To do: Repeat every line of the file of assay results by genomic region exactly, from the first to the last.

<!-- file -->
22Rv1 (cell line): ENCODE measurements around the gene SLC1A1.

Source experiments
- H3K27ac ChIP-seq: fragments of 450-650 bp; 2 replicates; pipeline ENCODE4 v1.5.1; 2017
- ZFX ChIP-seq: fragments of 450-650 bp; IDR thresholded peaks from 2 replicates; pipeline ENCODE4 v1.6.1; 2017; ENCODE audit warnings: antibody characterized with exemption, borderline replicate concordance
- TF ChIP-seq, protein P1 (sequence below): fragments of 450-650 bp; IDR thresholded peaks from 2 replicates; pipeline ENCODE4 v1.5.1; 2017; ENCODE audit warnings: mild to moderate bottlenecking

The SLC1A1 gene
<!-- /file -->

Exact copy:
22Rv1 (cell line): ENCODE measurements around the gene SLC1A1.

Source experiments
- H3K27ac ChIP-seq: fragments of 450-650 bp; 2 replicates; pipeline ENCODE4 v1.5.1; 2017
- ZFX ChIP-seq: fragments of 450-650 bp; IDR thresholded peaks from 2 replicates; pipeline ENCODE4 v1.6.1; 2017; ENCODE audit warnings: antibody characterized with exemption, borderline replicate concordance
- TF ChIP-seq, protein P1 (sequence below): fragments of 450-650 bp; IDR thresholded peaks from 2 replicates; pipeline ENCODE4 v1.5.1; 2017; ENCODE audit warnings: mild to moderate bottlenecking

The SLC1A1 gene